7-Send out Christmas cards with a handwritten inspirational quote.

8-Forgive. Apologize. Try to understand.  

9-Read a Christmas book to your own or someone else’s children. No kids? Read to yourself, aloud. One of my favorites is Olive the Other Reindeer.

10-Wear something ‘Christmasy,’ even if it’s that not so pretty holiday sweater someone gave you. 

11-Buy or make a new holiday ornament for someone else.

12-Share a holiday drink with someone: Peppermint Mocha, mulled wine, champurrado.

13-Sing along to holiday songs, wherever you may be.

14-Try a new holiday food from a different culture: France, Spain, Germany, Italy…

15-Get out in nature. Taste falling snow. If you’re in Southern California, like me, find yourself some shaved ice or a raspada as we call them in Spanish. This year I’ll be in Denver for Christmas where I’m sure I’ll find snow.

16-Bake a holiday sweet that you’ve never baked before and share.

17-Visit a church or place of worship for their holiday message, choir, or play.

18-Say “I love you,” “I appreciate you,” “Thank you,” twice as often.

19-Donate coats, sweaters, gloves to those in need. Drop your coins into the Salvation Army kettle. Contribute to Toys for Tots or similar program.

20-Pray and work for peace.

Enjoy your weekend!

Children, Family

The Firemen on Christmas Eve

1932 Fire Truck-arkcity.org
1932 Fire Truck-arkcity.org

Amid the shopping carts, Black Friday, Walmart warriors, and the mounds of boxes we collect, we sometimes forget (make that I sometimes forget) how Christmas was for our parents and grandparents.

My mother loves to shop and go for a “looky-loo.” Today she’s out at Costco, the place I cannot enter upon pain of claustrophobia. Sometimes I wonder why she has to buy so much, especially since she grew up very poor. But it may be for just that reason.

Mom shared her Christmas Eve memories and through them, I relate back to the real reason for the season. This is one of her stories:

Every Christmas Eve morning, since I can remember, the firemen came to my barrio of Little Silao, in Pomona (CA). This Christmas was special. This was 1932 and the middle of the Great Depression. FDR was the president. 

Times were hard, but my family was lucky. My mother had a vegetable garden, fruit, and walnut trees in the backyard, rabbits and chickens too. We had enough to eat, barely enough for clothing, and no money for toys. I was four and wanted a doll.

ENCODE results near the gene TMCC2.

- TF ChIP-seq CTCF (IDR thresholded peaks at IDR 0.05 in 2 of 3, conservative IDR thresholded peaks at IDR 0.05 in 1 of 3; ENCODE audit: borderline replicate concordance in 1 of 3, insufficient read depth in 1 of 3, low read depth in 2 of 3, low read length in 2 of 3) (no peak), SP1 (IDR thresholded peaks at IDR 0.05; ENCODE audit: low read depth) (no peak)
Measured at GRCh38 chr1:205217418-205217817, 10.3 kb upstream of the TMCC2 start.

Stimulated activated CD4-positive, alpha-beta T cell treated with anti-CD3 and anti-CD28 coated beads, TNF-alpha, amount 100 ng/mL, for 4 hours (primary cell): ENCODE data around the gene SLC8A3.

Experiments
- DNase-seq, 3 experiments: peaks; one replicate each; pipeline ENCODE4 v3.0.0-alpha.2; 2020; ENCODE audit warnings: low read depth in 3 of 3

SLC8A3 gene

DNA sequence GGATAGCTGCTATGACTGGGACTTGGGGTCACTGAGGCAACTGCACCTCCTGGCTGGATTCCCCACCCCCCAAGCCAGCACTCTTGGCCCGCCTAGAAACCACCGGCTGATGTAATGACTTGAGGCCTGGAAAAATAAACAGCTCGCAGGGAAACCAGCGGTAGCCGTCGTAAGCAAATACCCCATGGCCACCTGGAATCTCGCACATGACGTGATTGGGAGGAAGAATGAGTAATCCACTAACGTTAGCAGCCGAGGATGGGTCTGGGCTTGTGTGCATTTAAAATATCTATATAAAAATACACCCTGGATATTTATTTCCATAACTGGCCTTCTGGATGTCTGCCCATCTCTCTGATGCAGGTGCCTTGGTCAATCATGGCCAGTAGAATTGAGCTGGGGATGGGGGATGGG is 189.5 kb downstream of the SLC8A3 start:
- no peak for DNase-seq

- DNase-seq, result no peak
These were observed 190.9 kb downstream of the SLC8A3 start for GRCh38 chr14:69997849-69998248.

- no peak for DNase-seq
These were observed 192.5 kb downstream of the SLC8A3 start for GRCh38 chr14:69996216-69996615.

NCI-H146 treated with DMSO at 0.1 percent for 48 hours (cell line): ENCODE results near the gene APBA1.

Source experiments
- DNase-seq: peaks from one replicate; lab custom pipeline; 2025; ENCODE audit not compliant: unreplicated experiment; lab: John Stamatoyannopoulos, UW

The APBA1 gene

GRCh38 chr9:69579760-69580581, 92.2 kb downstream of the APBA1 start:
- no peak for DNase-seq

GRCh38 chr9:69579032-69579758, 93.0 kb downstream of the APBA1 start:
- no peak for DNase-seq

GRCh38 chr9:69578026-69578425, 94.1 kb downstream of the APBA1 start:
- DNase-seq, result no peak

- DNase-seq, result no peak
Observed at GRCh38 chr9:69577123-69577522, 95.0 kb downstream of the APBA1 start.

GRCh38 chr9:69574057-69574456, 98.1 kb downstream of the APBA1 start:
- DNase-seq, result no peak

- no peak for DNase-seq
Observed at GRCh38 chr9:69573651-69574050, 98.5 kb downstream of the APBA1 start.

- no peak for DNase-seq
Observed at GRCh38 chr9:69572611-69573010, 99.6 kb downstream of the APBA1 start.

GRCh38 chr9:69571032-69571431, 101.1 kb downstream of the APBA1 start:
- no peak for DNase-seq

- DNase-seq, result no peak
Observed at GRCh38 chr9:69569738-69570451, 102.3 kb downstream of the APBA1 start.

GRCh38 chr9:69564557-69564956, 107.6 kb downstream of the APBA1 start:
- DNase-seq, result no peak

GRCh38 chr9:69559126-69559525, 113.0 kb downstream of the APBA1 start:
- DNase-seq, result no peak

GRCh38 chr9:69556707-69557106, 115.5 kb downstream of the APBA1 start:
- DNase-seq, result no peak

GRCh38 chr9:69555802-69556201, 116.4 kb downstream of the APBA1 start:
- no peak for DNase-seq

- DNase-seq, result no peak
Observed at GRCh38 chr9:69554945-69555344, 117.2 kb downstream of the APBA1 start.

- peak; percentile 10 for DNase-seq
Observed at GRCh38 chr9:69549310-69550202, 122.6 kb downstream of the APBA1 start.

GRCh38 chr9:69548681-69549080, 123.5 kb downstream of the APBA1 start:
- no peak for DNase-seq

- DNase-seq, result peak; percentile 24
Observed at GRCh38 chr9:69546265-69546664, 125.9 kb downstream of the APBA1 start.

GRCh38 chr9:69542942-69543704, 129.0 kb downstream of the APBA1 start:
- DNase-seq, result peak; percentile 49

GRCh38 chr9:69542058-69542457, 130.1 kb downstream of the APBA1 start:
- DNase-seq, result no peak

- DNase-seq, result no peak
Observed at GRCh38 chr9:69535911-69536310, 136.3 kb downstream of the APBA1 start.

We didn’t have a Christmas tree that year, but we did have a little table in the living room which mama decorated for the arrival of baby Jesus. She bent tree branches to form a small tent and added little green fans of pine needles over the branches to form a shelter. Large and tiny pinecones and red berries decorated the sides, pine needles were scattered at the entrance. An empty wooden manger sat in front of this small cave among the pine boughs. This looked very pretty and it smelled good too, fresh and woodsy.

Perched on the worn wooden chair against the living room window, I scanned the street in front of my house. A shiny red fire truck turned into Newman Street, my street. Firemen, in their uniforms, rode on the running boards of the truck. They stopped five houses away from our place.

One of them climbed up to the top of the truck and handed blue, gold, and red boxes to another fireman and he handed them to another one who stood on the sidewalk.

“Here they come, here they come! Papa, mama, Catarino, Jose, Concha, they’re coming.” I almost fell off the rickety chair.

I had to tell the others about the firemen and the Christmas gifts. I ran from room to room shouting their arrival. My brothers and sister ran out of the bedroom, my mama with baby Adela walked out of the kitchen.

“Maria, no grites. Sientense por favor.”

She didn’t like me yelling and told me to sit down.

Catarino was the oldest at 10 years, Jose was eight, Concha six, and the baby was one-year-old. Everyone sat down, except me. I ran back to my chair at the window.

“Here they come!” I shrieked and ran out the front door onto the sidewalk and everyone followed.

My cousins, across the street, were already outside jumping up and down shouting, “They’re here, they’re here.”

Maybe I would get a ball and jacks, real ones. Concha and I were tired of playing jacks with washed apricot pits and an old rubber ball. Maybe I’d get a real doll, one of my very own. That would be better than the paper dolls I cut out from the Sears Catalogue.

The shiny red truck rolled to a stop right in front of my house. The fireman began calling out names, “Concha, Maria, Jose, and Catarina.”

Catarina? That’s a girls name. My brother was “Catarino.” He unwrapped the box and his smile disappeared. It was a doll! He held up the box to give it back to the fireman, but I ran towards him shouting “I want it, I want it.” I got to it before Concha did and ran back into my house.

The doll had a beautiful red dress on with shoes and fluffy hair. I was so happy, I carried my doll the way mama carried baby Adela.

For the life of me, I can’t remember if Catarino took the present meant for me or if the firemen gave him another gift. All I remember was that pretty doll.